STEGAL Gas Pipeline

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STEGAL Gas Pipeline is an operating natural gas pipeline in Germany.[1]

Location

The pipeline runs from Olbernhau, Sachsen, Germany, through Rückersdorf, Thüringen, to the Reckrod compressor station in Eiterfeld, Hessen. It connects with the Czech Transgas system (specifically, the Uzhgorod Waidhaus Pipeline) and with the OPAL Gas Pipeline at Olbernhau; with the JAGAL pipeline at Rückersdorf; and with the MIDAL Gas Pipeline at Reckrod.

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Project Details

  • Operator: Gascade Gastransport GmbH
  • Parent Company: BASF (50%) and Gazprom (50%)
  • Current capacity: 8 billion cubic meters per year[2]
  • Length: 195 miles / 314 kilometers
  • Diameter: 31 inches[3]
  • Status: Operating
  • Start Year: 1992

Background

STEGAL (Sachsen-Thüringen-Erdgas-Anbindungsleitung, or "Sachsen–Thüringen Gas Connection Pipeline") is a natural gas pipeline in Sachsen and Thüringen, Germany. It connects the Czech Transgas or Uzhgorod Waidhaus Pipeline at Olbernhau and the JAGAL pipeline (exporting gas from the Yamal-Europe Gas Pipeline) at Rückersdorf, Thüringen, with the MIDAL Gas Pipeline at the Reckrod compressor station in Eiterfeld, Hessen. The pipeline is used to import gas from Russia. The length of STEGAL is 314 km (195 mi) and the diameter of pipe is 800 mm (31 in ). It is operated by GASCADE Gastransport GmbH, formerly Wingas GmbH & Co. KG[4][5], which is in turn jointly owned by BASF and Gazprom.[6][7]

Construction of the STEGAL pipeline started in 1991 and the pipeline was completed in 1992. In 1999, the JAGAL pipeline was connected with STEGAL at Rückersdorf, Thüringen. In March 2006, the 97-km (60-mi) long STEGAL Loop, parallel to the main pipeline, was commissioned.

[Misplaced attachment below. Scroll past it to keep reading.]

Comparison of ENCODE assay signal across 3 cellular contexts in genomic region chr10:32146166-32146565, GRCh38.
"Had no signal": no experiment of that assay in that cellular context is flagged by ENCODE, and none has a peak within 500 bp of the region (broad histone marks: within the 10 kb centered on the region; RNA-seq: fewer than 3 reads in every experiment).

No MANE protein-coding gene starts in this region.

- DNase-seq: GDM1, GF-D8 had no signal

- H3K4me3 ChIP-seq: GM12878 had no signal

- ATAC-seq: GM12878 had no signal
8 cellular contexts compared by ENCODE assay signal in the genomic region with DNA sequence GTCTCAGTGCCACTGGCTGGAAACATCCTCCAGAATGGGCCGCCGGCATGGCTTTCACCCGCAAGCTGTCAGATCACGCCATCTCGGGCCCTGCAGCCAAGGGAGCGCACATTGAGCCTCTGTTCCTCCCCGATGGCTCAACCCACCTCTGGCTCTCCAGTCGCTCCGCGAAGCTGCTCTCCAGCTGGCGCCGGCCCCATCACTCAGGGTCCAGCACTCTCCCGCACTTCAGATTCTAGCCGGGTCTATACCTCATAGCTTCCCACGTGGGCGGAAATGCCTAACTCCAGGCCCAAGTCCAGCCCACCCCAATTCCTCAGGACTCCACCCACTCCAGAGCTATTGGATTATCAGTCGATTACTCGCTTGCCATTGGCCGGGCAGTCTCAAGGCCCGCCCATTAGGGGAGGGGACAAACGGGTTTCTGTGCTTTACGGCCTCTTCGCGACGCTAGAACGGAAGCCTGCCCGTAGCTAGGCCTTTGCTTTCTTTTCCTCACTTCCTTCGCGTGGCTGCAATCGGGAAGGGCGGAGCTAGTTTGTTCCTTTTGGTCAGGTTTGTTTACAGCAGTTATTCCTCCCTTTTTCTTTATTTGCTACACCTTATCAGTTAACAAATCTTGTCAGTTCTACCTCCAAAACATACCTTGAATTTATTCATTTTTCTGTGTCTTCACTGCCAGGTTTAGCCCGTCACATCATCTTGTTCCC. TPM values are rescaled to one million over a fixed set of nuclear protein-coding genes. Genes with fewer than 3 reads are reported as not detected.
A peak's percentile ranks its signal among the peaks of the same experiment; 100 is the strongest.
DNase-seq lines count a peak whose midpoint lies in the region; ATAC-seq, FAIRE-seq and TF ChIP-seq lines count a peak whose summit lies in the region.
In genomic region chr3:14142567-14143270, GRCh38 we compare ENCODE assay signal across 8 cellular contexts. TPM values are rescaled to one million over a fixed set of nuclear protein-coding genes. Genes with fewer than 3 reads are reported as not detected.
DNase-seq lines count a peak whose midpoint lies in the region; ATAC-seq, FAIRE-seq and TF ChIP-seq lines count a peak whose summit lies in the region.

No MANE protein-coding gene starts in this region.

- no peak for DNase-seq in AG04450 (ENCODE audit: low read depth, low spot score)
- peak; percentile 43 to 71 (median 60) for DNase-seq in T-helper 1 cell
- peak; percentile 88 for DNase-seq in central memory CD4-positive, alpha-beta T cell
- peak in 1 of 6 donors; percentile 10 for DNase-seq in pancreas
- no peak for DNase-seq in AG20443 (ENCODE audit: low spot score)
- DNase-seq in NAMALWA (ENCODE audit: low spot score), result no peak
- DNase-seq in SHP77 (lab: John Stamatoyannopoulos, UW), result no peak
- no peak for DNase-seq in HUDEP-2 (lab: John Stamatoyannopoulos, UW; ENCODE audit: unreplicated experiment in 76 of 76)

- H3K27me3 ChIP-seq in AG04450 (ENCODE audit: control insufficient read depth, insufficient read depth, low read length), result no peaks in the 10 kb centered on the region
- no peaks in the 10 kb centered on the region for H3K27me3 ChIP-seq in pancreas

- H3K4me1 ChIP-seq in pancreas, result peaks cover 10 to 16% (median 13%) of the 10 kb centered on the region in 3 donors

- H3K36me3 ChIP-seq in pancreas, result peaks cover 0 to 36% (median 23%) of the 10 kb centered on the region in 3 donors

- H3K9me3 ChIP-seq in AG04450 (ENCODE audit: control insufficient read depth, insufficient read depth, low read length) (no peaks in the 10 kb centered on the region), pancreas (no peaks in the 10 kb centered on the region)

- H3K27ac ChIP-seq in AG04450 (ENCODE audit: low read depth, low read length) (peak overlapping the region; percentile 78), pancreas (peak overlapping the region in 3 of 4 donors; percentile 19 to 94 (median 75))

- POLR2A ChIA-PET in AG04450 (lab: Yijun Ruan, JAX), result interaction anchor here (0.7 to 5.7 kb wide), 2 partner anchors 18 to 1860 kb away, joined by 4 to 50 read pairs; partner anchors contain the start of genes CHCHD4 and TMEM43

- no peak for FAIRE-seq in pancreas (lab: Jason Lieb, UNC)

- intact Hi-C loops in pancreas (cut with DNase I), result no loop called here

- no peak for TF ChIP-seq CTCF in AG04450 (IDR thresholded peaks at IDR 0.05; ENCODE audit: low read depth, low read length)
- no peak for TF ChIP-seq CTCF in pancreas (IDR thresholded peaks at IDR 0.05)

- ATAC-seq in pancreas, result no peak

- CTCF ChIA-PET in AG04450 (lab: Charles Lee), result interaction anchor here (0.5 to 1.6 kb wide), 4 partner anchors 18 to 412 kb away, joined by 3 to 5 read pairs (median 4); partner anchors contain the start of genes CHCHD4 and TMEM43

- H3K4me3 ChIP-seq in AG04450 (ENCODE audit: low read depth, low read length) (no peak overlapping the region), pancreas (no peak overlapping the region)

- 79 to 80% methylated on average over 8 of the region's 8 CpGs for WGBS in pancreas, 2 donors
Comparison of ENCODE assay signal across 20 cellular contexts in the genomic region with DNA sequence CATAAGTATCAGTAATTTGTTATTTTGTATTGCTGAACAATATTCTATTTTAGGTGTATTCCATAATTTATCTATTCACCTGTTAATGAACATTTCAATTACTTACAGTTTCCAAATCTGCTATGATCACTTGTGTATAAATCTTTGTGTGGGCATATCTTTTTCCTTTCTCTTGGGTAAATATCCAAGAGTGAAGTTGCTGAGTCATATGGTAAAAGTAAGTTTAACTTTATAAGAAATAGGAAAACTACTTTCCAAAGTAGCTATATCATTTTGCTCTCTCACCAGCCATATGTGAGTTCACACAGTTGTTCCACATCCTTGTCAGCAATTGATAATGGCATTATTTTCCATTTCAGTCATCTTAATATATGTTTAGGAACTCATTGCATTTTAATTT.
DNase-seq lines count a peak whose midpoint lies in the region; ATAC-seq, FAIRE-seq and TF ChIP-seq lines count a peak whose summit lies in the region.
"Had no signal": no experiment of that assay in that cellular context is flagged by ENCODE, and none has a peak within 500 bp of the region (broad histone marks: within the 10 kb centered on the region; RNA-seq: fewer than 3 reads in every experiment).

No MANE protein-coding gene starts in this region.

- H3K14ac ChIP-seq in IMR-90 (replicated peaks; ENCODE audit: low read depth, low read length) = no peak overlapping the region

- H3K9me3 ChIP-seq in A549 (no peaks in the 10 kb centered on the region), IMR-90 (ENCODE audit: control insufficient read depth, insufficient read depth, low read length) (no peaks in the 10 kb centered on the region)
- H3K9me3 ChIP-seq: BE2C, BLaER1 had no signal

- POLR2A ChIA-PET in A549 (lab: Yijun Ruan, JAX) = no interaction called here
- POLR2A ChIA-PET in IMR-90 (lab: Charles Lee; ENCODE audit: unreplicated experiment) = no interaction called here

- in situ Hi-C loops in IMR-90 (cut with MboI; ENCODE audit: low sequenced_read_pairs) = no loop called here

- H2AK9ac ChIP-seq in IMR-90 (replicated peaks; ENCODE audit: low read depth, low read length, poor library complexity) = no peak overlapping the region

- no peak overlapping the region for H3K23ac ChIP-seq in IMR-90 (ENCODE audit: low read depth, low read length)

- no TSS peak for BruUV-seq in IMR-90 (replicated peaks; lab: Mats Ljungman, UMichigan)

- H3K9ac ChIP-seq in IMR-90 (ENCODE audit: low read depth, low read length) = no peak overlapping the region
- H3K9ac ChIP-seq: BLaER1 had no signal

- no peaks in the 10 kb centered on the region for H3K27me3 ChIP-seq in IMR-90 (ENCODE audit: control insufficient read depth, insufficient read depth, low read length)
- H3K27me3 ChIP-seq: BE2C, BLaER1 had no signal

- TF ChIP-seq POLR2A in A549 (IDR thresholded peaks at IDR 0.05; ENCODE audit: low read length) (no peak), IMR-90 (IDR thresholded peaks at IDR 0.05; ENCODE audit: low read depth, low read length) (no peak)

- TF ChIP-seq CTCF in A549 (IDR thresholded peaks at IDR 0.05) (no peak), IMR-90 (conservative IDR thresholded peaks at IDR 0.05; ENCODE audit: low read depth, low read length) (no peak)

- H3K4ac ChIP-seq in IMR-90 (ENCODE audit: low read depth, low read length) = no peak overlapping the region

Identifiers

The SciGRID_gas combined IGG gas transmission network data set refers to the pipeline as INET_PL_6272, INET_PL_6273, INET_PL_6274, INET_PL_6275, and INET_PL_6271.[8]

Articles and resources

References

  1. STEGAL, accessed April 2018
  2. Gazprom and BASF AG sign the agreement on assets exchange, Gazprom, Apr. 27, 2006
  3. Germany, Netherlands and Czech Republic Pipelines map, Theodora, accessed January 30, 2020
  4. Energy Policies of IEA Countries - Germany (PDF). International Energy Agency. 2007. pp. 105, 108. ISBN 978-92-64-02223-2.
  5. Victor, David G.; Jaffe, Amy; Hayes, Mark H. (2006). Natural gas and geopolitics: from 1970 to 2040. Cambridge University Press. p. 156. ISBN 978-0-521-86503-6.
  6. STEGAL, Gascade website, accessed June 2020.
  7. Gasfernleitungsnetz mit Ein- und Ausspeisepunkten, Gascade, Dec. 2019.
  8. Diettrich, Pluta, Medrjoubi (July 23, 2020). "The combined IGG gas transmission network data set". DLR Institute for Networked Energy Systems. Cite journal requires |journal= (help)CS1 maint: multiple names: authors list (link)

Related GEM.wiki articles

Natural Gas Pipelines in Europe

External resources

External articles

Wikipedia also has an article on STEGAL (STEGAL). This article may use content from the Wikipedia article under the terms of the Creative Commons Attribution-ShareAlike 3.0 Unported License].